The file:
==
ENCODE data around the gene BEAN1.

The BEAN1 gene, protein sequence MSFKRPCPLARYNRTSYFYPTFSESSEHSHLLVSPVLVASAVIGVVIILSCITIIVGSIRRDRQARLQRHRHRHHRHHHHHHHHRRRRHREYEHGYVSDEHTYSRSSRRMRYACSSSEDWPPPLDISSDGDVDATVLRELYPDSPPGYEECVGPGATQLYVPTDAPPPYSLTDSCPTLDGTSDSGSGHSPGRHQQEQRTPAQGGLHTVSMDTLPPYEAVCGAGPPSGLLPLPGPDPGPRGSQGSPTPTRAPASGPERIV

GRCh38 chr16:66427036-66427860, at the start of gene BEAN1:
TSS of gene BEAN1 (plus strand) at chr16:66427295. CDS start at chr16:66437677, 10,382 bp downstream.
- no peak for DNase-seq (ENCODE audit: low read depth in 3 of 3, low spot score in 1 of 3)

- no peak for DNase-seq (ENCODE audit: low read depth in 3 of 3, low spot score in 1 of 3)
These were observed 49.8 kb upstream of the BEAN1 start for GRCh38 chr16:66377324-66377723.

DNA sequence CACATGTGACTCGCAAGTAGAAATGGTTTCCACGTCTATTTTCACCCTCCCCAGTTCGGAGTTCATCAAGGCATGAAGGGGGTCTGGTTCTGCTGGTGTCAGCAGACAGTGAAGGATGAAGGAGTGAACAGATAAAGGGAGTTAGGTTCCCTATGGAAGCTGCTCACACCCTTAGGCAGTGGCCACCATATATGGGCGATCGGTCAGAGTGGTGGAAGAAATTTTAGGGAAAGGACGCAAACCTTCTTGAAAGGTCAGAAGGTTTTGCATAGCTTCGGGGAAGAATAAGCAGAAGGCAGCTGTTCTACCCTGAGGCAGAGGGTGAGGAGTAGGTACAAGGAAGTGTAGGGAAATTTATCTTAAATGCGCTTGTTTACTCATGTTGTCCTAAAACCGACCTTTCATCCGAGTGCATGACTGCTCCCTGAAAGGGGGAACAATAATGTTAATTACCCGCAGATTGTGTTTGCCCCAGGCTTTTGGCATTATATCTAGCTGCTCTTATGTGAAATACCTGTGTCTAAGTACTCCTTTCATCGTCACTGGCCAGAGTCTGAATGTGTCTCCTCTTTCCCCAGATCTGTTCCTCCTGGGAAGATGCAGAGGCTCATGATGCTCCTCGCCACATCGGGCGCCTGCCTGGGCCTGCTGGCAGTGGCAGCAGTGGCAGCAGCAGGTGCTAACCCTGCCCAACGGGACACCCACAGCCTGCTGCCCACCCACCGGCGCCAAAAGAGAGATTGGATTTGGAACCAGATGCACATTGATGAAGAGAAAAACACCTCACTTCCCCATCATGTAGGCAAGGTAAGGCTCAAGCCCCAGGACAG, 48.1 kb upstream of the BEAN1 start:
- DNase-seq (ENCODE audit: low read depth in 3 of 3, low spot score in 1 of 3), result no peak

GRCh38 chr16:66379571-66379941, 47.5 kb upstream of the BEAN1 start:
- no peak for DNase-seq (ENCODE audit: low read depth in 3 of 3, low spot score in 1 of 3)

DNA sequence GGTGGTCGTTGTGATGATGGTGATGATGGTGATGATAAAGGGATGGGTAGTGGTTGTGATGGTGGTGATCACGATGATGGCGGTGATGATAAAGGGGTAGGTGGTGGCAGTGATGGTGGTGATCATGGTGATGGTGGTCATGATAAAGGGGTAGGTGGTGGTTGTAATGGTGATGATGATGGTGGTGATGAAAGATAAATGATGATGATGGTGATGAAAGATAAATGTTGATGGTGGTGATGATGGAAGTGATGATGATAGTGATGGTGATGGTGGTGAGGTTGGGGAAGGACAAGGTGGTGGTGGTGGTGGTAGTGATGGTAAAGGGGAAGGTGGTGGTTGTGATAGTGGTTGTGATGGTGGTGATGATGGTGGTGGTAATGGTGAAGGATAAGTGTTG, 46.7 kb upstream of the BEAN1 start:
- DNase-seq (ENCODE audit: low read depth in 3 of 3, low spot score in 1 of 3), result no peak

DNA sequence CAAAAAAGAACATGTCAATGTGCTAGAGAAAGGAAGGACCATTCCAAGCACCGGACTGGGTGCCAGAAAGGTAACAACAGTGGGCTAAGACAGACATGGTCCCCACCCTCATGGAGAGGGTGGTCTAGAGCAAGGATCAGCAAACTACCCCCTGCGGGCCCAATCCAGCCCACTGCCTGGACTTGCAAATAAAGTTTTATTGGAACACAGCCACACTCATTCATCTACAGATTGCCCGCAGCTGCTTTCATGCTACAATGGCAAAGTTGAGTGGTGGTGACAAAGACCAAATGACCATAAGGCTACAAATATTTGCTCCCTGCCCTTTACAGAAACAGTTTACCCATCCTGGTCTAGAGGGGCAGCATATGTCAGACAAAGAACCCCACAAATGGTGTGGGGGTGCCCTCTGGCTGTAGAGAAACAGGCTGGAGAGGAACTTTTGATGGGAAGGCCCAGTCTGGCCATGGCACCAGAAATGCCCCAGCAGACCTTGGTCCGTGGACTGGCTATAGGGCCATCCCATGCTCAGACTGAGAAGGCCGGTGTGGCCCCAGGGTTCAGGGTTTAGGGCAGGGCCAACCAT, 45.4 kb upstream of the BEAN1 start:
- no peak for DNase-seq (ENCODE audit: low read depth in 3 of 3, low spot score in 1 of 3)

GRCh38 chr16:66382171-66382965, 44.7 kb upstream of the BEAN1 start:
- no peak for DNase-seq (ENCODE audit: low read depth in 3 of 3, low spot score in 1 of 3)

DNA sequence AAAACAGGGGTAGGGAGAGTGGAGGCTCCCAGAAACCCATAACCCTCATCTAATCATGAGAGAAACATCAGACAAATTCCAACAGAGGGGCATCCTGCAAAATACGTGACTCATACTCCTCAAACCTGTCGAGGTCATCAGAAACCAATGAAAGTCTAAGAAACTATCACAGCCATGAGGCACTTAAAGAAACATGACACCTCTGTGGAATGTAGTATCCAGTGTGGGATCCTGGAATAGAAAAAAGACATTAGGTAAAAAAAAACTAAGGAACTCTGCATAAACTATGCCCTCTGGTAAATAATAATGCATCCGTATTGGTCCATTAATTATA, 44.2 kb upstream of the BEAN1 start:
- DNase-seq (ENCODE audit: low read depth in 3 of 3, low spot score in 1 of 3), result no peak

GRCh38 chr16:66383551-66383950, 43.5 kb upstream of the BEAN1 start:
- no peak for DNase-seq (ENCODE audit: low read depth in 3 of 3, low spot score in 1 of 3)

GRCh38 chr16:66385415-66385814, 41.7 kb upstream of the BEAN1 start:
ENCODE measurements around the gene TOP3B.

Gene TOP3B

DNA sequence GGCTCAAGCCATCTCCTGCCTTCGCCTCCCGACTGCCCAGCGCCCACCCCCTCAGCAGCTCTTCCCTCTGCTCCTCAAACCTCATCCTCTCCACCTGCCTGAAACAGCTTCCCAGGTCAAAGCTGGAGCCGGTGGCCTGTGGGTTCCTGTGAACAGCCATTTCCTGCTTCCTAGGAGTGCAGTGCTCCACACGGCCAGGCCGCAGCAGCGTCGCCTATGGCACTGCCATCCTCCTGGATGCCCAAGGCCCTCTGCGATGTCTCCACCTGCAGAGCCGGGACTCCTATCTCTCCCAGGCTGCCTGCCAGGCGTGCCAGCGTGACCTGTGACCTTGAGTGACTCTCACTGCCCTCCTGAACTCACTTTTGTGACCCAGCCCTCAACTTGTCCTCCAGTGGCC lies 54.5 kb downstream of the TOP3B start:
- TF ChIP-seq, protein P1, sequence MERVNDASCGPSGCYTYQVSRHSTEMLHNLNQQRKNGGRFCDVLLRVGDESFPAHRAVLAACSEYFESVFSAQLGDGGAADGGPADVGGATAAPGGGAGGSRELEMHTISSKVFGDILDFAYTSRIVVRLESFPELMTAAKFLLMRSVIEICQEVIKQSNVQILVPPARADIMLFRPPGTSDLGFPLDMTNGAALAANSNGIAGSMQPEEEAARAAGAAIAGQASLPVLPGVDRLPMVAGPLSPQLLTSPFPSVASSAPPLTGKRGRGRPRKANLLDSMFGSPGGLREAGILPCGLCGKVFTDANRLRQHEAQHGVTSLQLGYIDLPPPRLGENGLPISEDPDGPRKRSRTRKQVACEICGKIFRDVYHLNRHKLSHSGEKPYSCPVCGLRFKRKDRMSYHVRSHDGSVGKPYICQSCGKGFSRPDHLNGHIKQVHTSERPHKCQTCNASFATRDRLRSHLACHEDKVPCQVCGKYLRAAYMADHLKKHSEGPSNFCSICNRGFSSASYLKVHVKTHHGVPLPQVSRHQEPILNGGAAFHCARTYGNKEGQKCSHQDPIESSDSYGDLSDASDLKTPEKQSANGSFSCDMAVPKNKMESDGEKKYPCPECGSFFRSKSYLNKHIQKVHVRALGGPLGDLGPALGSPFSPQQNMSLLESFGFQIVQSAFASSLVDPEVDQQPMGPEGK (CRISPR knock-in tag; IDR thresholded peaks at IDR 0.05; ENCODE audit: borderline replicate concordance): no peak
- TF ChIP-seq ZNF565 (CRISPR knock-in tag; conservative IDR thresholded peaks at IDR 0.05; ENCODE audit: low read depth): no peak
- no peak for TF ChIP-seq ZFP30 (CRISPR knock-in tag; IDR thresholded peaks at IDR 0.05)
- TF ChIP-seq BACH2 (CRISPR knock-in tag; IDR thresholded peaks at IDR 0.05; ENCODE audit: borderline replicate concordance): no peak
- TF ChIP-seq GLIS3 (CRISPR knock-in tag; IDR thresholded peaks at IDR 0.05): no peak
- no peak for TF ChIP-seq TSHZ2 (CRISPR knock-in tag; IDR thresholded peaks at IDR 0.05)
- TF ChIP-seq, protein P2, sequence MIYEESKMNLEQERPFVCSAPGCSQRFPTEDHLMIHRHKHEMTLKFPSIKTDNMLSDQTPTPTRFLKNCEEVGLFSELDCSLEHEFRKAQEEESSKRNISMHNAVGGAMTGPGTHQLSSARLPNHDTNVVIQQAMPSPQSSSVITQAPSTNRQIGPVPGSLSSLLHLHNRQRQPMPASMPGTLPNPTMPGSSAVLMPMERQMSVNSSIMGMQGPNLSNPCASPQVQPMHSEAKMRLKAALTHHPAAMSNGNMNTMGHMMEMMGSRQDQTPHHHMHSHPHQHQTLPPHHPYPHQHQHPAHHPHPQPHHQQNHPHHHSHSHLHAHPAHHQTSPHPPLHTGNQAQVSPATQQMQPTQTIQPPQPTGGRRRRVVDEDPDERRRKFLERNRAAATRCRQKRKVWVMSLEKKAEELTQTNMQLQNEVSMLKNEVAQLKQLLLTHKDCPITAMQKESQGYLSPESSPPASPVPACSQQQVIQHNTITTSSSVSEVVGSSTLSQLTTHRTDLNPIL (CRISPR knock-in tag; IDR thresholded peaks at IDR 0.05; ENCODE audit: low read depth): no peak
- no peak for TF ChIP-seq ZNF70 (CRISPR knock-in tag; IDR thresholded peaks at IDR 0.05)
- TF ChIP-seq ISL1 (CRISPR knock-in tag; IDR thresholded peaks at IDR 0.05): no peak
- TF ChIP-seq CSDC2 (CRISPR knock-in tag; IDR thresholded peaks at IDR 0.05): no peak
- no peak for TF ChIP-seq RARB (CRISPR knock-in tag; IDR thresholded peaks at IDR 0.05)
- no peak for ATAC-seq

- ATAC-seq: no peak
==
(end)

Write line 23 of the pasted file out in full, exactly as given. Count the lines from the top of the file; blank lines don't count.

ENCODE measurements around the gene TOP3B.